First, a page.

Saturday, May 08, 2010

Deep Church review

I have found that with so many changes going on in the church (my church as well as the Western church), I have been drawn to reading books on Ecclesiology. Back in seminary I remember comparing Resident Aliens with Rediscovering Church. It seems that I was the only one in Scott Wenig's Church Administration class who felt more aligned with Hauerwas and Willimon's book (RA) than with the exceedingly popular book by the Hybles. The pragmatic work of the Willow Creek megachurch just seemed too shortsighted to me.

I just worked my way through Deep Church by Jim Belcher (2009, IVP, Kindle Edition). In this book he investigates the debate between traditional and the emergent models of church. This is a raging debate in Christian leadership circles. If you aren't a leader, you might not think you care, but the truth is, the model of church will effect the way, the purpose and the form of your relationship with believers. Belcher talks briefly about the pragmatic movement of the church grow/seeker sensitive movement, but does not analyze it beyond deeming in dead. (Interesting that less than a dozen years ago, most of the students in my class were inline with this movement.)

In the end, Belcher is trying to set up a third way between the traditional church (fundamentalism) and the emergent church. His third way envelopes three elements for defining the body that Christ left for his work on Earth. They are the Bible, traditions and culture. Of course, both the traditional and emergent church believe they are using the Bible in their development, but they see the Bible in very different ways. The traditional camp interprets the Bible based on traditions. The emergent side works from a context of understanding the Bible according to the culture.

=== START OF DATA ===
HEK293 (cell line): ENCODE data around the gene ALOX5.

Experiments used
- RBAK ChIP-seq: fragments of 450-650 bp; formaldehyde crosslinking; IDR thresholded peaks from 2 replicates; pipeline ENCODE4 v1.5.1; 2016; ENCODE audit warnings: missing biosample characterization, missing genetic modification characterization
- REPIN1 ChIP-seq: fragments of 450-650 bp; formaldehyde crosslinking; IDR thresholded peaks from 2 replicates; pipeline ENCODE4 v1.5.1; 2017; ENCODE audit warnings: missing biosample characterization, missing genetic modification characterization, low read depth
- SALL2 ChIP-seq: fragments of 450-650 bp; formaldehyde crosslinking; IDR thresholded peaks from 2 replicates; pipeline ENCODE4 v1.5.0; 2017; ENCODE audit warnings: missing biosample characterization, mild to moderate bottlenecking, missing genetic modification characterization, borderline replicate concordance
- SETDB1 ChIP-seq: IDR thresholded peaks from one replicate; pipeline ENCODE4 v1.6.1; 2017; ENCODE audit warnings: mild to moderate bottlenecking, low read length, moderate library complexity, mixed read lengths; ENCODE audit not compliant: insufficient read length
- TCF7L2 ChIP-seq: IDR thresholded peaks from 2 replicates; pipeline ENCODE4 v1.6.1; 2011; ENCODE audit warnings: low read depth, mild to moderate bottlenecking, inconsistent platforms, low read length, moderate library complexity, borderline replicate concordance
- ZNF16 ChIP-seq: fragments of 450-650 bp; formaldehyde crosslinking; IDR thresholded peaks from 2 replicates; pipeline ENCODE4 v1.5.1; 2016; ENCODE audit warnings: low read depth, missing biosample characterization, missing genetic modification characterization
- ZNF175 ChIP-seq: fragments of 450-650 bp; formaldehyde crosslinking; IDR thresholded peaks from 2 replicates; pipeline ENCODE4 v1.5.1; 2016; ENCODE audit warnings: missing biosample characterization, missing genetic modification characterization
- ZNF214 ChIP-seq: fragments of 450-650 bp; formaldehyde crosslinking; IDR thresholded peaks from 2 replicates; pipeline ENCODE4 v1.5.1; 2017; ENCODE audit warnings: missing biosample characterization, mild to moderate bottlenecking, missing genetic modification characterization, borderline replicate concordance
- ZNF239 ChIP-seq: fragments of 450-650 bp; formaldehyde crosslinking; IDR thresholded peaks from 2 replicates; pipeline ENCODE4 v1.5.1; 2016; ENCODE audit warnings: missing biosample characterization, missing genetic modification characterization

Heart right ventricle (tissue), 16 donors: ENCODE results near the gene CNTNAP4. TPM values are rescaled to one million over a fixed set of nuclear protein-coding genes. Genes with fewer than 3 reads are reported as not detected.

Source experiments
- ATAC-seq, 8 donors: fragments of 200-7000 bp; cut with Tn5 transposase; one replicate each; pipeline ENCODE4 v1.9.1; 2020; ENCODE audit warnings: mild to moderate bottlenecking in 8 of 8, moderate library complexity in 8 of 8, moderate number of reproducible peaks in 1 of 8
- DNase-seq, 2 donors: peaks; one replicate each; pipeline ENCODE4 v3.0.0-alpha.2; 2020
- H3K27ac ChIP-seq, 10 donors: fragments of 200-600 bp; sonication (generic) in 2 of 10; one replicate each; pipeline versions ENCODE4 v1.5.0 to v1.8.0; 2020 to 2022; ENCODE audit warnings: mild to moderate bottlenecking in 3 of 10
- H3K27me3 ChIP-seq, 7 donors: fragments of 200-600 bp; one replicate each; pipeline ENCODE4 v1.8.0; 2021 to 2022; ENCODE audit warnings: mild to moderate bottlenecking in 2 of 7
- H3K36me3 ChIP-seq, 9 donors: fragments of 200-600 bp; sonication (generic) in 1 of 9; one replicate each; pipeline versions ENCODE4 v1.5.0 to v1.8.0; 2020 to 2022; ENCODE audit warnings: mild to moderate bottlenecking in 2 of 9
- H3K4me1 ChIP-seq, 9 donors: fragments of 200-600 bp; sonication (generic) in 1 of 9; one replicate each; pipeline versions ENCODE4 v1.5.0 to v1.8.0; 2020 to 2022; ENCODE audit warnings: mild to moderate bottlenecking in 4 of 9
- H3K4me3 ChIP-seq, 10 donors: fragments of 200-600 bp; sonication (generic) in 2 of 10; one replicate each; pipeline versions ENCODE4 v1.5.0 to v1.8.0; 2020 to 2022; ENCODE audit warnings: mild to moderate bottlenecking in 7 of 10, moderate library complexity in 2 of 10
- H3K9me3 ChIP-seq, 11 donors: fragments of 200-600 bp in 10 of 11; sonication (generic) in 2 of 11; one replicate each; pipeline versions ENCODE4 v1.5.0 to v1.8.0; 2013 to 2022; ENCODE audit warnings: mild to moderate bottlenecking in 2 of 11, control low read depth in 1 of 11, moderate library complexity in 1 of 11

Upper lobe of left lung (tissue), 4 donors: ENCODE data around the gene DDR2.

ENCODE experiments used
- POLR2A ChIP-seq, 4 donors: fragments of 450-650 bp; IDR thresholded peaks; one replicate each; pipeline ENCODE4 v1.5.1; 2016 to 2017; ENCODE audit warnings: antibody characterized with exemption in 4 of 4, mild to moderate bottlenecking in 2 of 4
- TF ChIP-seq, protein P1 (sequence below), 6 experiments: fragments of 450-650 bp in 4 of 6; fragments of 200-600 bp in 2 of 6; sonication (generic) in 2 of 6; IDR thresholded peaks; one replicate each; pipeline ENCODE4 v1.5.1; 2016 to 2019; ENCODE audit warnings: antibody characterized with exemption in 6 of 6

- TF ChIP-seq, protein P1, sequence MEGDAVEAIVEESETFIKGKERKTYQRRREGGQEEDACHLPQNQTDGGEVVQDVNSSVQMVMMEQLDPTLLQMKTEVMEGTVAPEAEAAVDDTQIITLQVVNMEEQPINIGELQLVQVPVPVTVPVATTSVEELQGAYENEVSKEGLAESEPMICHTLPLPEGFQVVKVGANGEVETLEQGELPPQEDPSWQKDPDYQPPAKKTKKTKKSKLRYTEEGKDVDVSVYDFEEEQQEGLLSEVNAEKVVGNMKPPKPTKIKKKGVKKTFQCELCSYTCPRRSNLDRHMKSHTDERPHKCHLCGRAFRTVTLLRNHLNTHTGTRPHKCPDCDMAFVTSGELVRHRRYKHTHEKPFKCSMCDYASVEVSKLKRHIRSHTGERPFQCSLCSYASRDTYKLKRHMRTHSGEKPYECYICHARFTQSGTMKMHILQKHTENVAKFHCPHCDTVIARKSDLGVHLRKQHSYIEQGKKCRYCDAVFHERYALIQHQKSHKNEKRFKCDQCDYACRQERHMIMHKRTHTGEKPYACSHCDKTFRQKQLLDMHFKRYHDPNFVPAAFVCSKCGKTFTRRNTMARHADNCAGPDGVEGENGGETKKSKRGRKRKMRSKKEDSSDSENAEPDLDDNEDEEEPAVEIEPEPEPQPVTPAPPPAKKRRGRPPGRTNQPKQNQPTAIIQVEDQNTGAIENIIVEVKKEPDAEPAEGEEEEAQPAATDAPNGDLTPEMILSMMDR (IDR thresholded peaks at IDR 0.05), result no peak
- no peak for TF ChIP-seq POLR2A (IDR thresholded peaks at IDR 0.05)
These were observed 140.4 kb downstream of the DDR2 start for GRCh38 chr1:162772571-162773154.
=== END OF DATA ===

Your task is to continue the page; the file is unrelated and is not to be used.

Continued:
In the end, I think that Belcher has presented an excellent option to these Ecclesiologies. He calls this third way the deep church. I struggle a bit with his discussion on politics and worship. While I agree that those in the emergent camp too often focus on arts when talking about culture and agree that Christians need to be involved in all aspects of culture, I think that Christians need to be careful here. Too often we have adopted a worldly political system and named it Christian (whether it be conservative or liberal). We cannot afford to do that and maintain our witness. At this point of very divisive politics, Christians need to be questioning hard both poles of the political spectrum. Belcher hints at this but the warning needs to be stronger.

On my second issue of traditions in worship. I do not disagree that we need to understand and connect with our historical context as we worship as the body of Christ. But that is always going to be difficult. What tradition do we connect to is always going to be a difficult question. A glance at Belcher's Redeemer Presbyterian Church website shows a very western church image. How do we account for which traditions we follow? How do we discount an inappropriate tradition? It would seem that we need to ask these questions or the church will be driven to adopt practices of by-gone cultures which do not draw us closer to the Cross. For example, while the author chose his denomination over (among other things) a strong belief in ordination. The tradition of ordination, of course, came from the same tradition that gave us the totalitarian papacy. At the same time, while hymns are the history of the church that grew up in the west, why do we usually ignore African spirituals or music from eastern cultures?

In the end, I was quite impress and swayed by Deep Church. The issue I have are minor and I like the way that Belcher is working to bring the positive of both extremes in the church debate together. I would love to hear from others as we work out the issues of worship and culture. Do you think Belcher found a reasonable middle point?